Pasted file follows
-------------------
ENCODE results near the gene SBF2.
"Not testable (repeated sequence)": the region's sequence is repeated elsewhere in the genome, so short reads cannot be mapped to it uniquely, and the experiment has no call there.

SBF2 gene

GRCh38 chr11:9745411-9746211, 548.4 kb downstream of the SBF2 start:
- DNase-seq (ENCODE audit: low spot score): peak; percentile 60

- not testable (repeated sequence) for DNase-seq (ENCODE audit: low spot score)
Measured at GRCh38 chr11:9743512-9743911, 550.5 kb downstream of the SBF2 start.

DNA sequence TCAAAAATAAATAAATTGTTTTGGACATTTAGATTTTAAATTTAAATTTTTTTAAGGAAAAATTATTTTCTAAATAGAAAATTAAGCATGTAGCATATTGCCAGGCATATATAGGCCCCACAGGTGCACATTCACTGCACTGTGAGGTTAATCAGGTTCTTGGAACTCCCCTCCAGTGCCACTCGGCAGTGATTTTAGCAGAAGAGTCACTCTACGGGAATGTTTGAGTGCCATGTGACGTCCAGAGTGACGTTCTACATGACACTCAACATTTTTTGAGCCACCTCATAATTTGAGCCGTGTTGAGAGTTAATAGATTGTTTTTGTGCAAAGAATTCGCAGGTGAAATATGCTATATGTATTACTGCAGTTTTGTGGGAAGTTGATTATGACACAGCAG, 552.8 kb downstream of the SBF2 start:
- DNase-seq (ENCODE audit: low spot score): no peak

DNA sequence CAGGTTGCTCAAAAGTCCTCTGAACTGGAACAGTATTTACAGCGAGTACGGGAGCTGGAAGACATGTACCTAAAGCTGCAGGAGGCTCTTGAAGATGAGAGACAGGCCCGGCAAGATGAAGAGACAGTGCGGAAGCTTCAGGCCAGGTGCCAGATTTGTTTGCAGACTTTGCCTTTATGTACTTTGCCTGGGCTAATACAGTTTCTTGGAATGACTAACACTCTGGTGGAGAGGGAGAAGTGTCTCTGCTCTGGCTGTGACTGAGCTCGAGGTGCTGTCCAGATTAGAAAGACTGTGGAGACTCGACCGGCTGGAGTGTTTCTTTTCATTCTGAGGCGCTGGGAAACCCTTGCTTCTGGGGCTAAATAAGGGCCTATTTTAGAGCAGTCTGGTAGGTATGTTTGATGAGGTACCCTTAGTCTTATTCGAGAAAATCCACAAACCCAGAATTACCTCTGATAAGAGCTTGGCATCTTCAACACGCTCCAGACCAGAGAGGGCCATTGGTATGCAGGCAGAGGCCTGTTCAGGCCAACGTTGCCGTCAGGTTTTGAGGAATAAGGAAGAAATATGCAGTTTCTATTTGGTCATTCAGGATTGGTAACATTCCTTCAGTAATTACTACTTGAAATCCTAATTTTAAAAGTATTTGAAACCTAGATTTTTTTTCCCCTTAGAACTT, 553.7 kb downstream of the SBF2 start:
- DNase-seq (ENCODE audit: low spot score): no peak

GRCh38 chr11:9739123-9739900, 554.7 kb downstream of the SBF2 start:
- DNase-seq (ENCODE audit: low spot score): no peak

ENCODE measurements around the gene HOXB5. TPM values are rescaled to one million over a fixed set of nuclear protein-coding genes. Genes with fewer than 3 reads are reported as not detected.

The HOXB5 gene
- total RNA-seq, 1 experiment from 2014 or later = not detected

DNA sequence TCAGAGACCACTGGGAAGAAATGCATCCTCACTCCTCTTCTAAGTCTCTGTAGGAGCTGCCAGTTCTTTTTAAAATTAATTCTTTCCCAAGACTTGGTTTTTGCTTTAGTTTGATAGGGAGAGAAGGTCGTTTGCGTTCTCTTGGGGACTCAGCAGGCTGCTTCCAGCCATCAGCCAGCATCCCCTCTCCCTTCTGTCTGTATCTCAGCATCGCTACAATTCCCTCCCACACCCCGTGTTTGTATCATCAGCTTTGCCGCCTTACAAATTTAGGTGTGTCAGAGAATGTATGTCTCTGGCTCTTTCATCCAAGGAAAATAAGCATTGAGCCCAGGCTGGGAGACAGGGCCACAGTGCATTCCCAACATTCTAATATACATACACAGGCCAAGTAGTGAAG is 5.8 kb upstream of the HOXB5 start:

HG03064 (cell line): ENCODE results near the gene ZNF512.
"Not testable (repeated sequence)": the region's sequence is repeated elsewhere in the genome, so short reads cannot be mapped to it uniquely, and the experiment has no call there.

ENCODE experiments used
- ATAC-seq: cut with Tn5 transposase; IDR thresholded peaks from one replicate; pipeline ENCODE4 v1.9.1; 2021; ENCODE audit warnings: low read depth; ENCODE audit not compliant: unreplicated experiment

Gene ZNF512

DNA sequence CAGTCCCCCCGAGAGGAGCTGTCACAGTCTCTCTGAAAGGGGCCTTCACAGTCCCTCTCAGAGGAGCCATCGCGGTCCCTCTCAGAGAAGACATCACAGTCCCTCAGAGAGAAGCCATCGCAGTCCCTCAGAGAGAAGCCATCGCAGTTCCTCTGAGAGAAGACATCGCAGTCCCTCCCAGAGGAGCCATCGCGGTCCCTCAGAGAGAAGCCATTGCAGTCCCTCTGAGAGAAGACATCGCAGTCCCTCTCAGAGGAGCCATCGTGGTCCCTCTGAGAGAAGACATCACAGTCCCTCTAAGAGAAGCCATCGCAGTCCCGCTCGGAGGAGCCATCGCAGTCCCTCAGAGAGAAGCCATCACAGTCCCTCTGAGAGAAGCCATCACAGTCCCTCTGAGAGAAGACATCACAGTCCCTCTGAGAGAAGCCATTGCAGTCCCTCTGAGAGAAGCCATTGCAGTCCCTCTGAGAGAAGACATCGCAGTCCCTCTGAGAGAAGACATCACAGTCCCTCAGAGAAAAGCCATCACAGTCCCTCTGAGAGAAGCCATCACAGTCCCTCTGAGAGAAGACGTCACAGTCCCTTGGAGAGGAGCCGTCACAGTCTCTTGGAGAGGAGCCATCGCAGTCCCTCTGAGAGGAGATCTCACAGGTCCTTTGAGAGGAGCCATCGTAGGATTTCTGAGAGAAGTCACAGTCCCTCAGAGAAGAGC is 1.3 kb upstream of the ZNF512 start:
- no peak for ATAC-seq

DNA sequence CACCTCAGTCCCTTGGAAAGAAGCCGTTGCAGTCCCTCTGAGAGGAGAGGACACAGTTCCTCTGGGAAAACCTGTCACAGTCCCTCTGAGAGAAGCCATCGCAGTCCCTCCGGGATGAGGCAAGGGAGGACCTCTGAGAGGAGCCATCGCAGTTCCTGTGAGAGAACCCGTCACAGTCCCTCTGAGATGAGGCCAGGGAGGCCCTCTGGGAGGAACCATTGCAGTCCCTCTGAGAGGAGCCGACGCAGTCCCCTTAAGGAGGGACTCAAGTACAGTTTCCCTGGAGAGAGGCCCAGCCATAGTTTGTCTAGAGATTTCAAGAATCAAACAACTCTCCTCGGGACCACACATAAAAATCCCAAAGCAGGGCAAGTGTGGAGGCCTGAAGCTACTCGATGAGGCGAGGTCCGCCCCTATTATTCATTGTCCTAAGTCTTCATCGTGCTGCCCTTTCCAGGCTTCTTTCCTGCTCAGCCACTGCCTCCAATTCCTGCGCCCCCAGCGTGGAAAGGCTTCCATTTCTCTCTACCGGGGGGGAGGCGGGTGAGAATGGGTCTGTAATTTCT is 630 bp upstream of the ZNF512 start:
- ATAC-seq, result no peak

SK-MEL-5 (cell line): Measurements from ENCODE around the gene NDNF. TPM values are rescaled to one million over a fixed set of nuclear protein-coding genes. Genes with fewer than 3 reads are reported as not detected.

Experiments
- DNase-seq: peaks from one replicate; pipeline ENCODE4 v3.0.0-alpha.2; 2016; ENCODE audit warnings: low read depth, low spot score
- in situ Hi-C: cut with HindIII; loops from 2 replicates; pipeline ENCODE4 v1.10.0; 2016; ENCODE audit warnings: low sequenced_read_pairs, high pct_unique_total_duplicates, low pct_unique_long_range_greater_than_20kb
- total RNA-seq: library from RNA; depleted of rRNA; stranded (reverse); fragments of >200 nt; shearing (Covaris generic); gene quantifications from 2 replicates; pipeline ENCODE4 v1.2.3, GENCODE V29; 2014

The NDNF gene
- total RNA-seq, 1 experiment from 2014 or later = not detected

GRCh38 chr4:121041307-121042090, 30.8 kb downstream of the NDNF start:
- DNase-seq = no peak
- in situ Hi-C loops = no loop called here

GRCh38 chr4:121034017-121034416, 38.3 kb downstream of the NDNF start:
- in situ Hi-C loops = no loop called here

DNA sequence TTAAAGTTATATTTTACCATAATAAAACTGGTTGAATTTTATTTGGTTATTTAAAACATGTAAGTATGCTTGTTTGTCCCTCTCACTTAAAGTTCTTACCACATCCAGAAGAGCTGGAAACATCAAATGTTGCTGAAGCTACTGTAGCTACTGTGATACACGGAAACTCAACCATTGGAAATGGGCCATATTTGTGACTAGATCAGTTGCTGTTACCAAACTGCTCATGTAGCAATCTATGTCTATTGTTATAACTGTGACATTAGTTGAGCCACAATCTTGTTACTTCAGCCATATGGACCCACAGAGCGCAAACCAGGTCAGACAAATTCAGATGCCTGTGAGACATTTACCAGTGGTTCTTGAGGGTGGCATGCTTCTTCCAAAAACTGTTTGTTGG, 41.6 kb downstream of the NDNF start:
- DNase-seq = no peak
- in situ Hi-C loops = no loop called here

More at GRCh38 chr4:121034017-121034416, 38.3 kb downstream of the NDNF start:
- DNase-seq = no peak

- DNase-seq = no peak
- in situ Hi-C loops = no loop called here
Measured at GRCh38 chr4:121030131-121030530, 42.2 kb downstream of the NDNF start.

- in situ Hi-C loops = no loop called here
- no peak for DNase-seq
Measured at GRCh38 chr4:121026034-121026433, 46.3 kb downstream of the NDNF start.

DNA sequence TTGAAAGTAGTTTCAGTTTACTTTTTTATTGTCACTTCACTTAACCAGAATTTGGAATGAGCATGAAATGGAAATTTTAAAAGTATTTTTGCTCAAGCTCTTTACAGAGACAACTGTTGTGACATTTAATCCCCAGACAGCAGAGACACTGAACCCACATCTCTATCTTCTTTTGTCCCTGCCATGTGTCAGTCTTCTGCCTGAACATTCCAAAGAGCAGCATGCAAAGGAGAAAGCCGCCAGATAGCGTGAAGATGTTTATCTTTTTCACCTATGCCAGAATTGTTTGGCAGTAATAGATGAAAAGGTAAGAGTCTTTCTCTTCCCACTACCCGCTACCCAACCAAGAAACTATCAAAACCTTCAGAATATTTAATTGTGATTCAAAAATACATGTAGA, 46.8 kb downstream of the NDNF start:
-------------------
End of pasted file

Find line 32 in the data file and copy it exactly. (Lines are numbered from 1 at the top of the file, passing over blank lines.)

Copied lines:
The NDNF gene